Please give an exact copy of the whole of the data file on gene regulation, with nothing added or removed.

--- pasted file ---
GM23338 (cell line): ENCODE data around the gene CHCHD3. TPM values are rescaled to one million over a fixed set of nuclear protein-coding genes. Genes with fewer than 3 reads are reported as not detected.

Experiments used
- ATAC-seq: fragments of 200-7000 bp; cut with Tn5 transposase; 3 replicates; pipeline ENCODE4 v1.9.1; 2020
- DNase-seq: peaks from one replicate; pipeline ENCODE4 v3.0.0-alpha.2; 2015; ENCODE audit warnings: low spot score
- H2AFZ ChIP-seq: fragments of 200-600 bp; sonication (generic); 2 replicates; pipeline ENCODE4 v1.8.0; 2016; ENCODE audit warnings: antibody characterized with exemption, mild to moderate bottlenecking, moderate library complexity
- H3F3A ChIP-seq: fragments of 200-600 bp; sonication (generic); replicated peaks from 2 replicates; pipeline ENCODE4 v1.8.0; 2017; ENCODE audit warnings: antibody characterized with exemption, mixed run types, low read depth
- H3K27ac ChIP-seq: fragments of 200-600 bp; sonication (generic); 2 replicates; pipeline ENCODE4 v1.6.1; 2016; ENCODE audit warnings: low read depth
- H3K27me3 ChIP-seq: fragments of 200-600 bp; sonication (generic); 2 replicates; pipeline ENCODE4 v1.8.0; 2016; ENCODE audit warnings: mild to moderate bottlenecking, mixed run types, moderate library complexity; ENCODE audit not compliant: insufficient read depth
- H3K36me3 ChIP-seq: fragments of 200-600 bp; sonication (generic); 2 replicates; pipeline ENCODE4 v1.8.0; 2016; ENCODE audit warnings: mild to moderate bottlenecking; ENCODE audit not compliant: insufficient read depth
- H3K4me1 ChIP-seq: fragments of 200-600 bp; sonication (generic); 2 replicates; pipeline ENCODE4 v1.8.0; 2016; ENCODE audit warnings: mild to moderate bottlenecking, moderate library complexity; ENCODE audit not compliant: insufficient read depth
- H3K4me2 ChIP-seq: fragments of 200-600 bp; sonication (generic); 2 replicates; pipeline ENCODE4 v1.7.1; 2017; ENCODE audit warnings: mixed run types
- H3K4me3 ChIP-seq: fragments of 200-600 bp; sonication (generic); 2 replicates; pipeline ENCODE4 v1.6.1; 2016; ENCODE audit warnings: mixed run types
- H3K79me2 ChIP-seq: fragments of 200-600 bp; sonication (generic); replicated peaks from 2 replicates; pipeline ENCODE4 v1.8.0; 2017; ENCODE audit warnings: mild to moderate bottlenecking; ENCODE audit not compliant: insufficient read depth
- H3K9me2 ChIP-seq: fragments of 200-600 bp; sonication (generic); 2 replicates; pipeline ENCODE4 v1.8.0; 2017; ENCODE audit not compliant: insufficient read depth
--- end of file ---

GM23338 (cell line): ENCODE data around the gene CHCHD3. TPM values are rescaled to one million over a fixed set of nuclear protein-coding genes. Genes with fewer than 3 reads are reported as not detected.

Experiments used
- ATAC-seq: fragments of 200-7000 bp; cut with Tn5 transposase; 3 replicates; pipeline ENCODE4 v1.9.1; 2020
- DNase-seq: peaks from one replicate; pipeline ENCODE4 v3.0.0-alpha.2; 2015; ENCODE audit warnings: low spot score
- H2AFZ ChIP-seq: fragments of 200-600 bp; sonication (generic); 2 replicates; pipeline ENCODE4 v1.8.0; 2016; ENCODE audit warnings: antibody characterized with exemption, mild to moderate bottlenecking, moderate library complexity
- H3F3A ChIP-seq: fragments of 200-600 bp; sonication (generic); replicated peaks from 2 replicates; pipeline ENCODE4 v1.8.0; 2017; ENCODE audit warnings: antibody characterized with exemption, mixed run types, low read depth
- H3K27ac ChIP-seq: fragments of 200-600 bp; sonication (generic); 2 replicates; pipeline ENCODE4 v1.6.1; 2016; ENCODE audit warnings: low read depth
- H3K27me3 ChIP-seq: fragments of 200-600 bp; sonication (generic); 2 replicates; pipeline ENCODE4 v1.8.0; 2016; ENCODE audit warnings: mild to moderate bottlenecking, mixed run types, moderate library complexity; ENCODE audit not compliant: insufficient read depth
- H3K36me3 ChIP-seq: fragments of 200-600 bp; sonication (generic); 2 replicates; pipeline ENCODE4 v1.8.0; 2016; ENCODE audit warnings: mild to moderate bottlenecking; ENCODE audit not compliant: insufficient read depth
- H3K4me1 ChIP-seq: fragments of 200-600 bp; sonication (generic); 2 replicates; pipeline ENCODE4 v1.8.0; 2016; ENCODE audit warnings: mild to moderate bottlenecking, moderate library complexity; ENCODE audit not compliant: insufficient read depth
- H3K4me2 ChIP-seq: fragments of 200-600 bp; sonication (generic); 2 replicates; pipeline ENCODE4 v1.7.1; 2017; ENCODE audit warnings: mixed run types
- H3K4me3 ChIP-seq: fragments of 200-600 bp; sonication (generic); 2 replicates; pipeline ENCODE4 v1.6.1; 2016; ENCODE audit warnings: mixed run types
- H3K79me2 ChIP-seq: fragments of 200-600 bp; sonication (generic); replicated peaks from 2 replicates; pipeline ENCODE4 v1.8.0; 2017; ENCODE audit warnings: mild to moderate bottlenecking; ENCODE audit not compliant: insufficient read depth
- H3K9me2 ChIP-seq: fragments of 200-600 bp; sonication (generic); 2 replicates; pipeline ENCODE4 v1.8.0; 2017; ENCODE audit not compliant: insufficient read depth